IEEE Spectrum: If You Build It, Santa Will Come

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Drawdio is in IEEE Spectrum’s “If You Build It, Santa Will Come” – thx Erico!

This is part of IEEE Spectrum’s Special Report on IEEE SPECTRUM’S 2009 Holiday Gift Guide. What better way to introduce a young person to the joys of engineering than by giving a gift that you construct together? I tested four suitable kits. Two are for unusual electronic musical instruments, and two are for dabbling in radio.

The Drawdio turns a pencil—or a pencil sketch—into a musical instrument that sounds something like a kazoo. The kit, available from Adafruit Industries, costs just US $17.50, takes only an hour or so to assemble, and includes everything you need but the AAA battery. If you have any experience soldering components to a printed-circuit board, assembly will be a snap. The hardest step is pushing a thumbtack (included) into the end of a pencil (also included) to make electrical contact with the graphite that runs down its center.

Drawdio is simply an oscillator whose frequency is controlled by the resistance of the circuit path connecting the part of the pencil you grip with the attached thumbtack. You can make sounds by grabbing the pencil in one hand and touching the tack with the other, but that’s not the fun way to use it. Instead, draw a heavy line, laying down a lot of conductive graphite as you go. Then press on one end of the line with the forefinger of your free hand while holding the tip of the pencil on the other end of the pencil line. Apply adequate pressure, and Drawdio will emit a low buzz. Moving the tip of the pencil closer to your finger reduces the resistance of the frequency-control path, shifting the sound to a higher pitch. So it’s not hard at all to generate a simple tune. If you have trouble hitting the right notes consistently, just mark their positions on the line.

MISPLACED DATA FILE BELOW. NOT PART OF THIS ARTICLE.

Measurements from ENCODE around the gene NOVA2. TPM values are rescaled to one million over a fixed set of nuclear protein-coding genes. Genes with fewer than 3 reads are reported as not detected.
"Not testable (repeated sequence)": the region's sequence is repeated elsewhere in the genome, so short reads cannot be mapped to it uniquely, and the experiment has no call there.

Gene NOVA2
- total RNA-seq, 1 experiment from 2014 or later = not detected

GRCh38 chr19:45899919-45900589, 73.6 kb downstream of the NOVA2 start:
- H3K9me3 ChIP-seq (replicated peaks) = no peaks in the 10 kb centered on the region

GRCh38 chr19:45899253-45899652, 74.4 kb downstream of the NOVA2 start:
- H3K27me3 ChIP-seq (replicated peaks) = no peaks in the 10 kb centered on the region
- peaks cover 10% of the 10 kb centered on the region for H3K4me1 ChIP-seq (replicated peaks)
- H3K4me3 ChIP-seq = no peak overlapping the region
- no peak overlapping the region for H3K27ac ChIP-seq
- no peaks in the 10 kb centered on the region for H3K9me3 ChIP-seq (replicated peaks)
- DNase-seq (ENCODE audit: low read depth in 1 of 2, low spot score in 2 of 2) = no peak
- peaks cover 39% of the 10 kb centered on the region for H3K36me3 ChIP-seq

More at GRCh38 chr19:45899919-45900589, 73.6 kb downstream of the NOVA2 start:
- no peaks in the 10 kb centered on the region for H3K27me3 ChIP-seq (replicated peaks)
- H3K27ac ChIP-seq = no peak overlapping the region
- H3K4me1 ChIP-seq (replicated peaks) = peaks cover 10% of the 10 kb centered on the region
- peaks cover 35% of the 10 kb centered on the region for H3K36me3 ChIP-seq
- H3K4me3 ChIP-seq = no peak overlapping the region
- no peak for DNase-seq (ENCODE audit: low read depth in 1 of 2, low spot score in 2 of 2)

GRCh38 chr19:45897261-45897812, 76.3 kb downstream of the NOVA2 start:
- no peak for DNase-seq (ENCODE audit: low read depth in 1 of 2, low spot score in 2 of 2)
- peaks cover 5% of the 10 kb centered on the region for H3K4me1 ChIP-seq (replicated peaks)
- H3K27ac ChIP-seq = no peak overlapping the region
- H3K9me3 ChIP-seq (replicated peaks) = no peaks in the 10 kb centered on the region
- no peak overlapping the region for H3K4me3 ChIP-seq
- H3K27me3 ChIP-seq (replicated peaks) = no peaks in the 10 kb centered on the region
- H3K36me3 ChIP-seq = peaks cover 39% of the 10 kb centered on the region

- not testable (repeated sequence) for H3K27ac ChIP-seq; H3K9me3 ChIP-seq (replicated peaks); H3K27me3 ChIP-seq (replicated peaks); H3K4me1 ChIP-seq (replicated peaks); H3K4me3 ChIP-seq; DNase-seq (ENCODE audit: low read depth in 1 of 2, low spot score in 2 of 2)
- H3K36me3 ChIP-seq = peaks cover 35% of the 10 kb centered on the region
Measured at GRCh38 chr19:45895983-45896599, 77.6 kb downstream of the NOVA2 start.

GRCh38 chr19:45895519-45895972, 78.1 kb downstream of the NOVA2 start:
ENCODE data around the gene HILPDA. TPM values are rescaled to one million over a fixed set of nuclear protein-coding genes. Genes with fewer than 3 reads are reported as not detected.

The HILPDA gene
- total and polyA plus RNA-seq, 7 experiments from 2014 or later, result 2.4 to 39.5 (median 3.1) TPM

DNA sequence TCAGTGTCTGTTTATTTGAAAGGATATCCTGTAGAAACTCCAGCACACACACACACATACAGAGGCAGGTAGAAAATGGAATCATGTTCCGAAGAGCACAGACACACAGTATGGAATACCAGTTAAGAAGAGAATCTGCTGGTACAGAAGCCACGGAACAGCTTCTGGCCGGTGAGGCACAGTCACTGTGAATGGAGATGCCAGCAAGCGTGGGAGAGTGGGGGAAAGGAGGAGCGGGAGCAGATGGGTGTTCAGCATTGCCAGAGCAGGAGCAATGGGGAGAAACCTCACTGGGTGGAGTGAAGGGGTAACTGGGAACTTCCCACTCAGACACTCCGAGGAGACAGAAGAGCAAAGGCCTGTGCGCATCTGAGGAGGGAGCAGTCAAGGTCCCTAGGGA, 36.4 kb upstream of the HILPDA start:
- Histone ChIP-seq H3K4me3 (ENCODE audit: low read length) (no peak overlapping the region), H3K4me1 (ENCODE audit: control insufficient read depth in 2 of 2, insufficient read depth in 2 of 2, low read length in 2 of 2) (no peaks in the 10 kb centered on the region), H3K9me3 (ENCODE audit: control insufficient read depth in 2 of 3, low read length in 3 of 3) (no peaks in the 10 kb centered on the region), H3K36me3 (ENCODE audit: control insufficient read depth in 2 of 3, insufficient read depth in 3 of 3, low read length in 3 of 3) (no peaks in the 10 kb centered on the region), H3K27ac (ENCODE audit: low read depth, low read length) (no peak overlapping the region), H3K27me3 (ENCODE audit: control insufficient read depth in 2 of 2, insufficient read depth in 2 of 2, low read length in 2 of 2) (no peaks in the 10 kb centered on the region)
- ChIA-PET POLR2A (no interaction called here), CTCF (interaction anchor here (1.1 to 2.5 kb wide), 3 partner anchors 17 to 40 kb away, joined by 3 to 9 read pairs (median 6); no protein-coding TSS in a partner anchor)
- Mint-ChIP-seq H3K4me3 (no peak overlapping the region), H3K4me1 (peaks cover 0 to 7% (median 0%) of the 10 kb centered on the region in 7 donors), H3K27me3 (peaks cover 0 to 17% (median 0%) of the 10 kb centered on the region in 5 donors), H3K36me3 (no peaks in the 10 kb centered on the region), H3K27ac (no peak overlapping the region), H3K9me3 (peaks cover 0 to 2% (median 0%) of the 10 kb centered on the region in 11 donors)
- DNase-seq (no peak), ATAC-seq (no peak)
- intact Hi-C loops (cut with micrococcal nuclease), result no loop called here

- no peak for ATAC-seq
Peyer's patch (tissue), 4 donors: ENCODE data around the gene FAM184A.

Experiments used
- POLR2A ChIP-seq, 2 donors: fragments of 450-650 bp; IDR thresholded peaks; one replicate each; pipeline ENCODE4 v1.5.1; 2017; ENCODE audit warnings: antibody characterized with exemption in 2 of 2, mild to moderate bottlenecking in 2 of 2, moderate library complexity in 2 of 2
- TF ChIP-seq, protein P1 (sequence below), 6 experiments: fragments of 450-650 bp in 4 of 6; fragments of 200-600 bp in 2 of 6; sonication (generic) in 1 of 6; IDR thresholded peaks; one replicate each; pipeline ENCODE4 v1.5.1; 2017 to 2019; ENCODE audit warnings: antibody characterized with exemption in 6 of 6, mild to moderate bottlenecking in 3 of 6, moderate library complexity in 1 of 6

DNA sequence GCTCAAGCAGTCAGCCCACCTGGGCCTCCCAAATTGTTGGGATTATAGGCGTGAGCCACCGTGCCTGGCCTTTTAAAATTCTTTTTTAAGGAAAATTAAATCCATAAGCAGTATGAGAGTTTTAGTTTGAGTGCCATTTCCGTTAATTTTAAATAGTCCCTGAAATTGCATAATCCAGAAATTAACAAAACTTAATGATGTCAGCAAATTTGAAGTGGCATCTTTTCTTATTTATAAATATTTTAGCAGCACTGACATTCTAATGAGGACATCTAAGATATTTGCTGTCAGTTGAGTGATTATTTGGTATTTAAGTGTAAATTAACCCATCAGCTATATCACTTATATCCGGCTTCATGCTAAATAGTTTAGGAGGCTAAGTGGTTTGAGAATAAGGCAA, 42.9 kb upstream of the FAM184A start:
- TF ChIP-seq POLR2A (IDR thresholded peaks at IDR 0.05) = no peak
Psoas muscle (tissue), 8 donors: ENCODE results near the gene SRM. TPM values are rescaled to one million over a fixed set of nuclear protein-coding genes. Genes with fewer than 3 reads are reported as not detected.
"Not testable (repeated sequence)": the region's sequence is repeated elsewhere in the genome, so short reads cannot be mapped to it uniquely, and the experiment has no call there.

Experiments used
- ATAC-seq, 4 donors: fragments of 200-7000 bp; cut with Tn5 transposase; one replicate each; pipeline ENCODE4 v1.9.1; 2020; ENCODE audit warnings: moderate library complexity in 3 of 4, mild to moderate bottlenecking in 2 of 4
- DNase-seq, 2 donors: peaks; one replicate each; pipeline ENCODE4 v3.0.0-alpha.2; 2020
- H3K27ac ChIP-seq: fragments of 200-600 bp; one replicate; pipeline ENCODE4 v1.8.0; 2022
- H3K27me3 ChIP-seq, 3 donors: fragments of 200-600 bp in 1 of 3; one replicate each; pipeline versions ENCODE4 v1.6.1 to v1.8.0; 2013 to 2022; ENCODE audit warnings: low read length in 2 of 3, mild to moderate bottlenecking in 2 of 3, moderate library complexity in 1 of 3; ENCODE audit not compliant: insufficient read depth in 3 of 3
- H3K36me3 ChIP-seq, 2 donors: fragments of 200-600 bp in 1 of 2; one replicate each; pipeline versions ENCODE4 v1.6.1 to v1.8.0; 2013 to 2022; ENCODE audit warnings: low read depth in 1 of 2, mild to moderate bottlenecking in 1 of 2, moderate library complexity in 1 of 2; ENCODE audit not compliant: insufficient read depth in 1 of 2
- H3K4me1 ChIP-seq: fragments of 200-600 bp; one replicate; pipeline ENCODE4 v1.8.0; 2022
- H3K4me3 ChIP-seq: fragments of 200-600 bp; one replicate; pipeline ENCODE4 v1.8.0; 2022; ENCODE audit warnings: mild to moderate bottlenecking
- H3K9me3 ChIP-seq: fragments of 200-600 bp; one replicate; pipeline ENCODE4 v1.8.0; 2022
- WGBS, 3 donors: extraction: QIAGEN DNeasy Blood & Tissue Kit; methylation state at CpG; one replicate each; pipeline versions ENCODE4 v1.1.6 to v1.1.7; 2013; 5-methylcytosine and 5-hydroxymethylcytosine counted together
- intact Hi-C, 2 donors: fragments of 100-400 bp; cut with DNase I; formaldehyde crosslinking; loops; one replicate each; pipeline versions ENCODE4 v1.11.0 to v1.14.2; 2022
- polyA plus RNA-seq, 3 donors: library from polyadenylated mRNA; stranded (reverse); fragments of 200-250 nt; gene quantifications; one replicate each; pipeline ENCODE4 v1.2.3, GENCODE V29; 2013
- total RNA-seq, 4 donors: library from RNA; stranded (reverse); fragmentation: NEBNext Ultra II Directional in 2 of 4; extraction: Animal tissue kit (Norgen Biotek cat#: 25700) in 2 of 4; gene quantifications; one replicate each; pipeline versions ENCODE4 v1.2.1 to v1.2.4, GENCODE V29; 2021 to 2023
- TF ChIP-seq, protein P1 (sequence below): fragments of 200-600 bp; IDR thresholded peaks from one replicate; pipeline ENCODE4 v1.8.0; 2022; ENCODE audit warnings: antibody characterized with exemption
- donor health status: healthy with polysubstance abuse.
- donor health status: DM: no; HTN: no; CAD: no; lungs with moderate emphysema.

As 2022 starts, let’s take some time to share our goals for CircuitPython in 2022. Just like past years (full summary 2019, 2020, and 2021), we’d like everyone in the CircuitPython community to contribute by posting their thoughts to some public place on the Internet. Here are a few ways to post: a video on YouTub, a post on the CircuitPython forum, a blog post on your site, a series of Tweets, a Gist on GitHub. We want to hear from you. When you post, please add #CircuitPython2022 and email circuitpython2022@adafruit.com to let us know about your post so we can blog it up here.

Stop breadboarding and soldering – start making immediately! Adafruit’s Circuit Playground is jam-packed with LEDs, sensors, buttons, alligator clip pads and more. Build projects with Circuit Playground in a few minutes with the drag-and-drop MakeCode programming site, learn computer science using the CS Discoveries class on code.org, jump into CircuitPython to learn Python and hardware together, TinyGO, or even use the Arduino IDE. Circuit Playground Express is the newest and best Circuit Playground board, with support for CircuitPython, MakeCode, and Arduino. It has a powerful processor, 10 NeoPixels, mini speaker, InfraRed receive and transmit, two buttons, a switch, 14 alligator clip pads, and lots of sensors: capacitive touch, IR proximity, temperature, light, motion and sound. A whole wide world of electronics and coding is waiting for you, and it fits in the palm of your hand.

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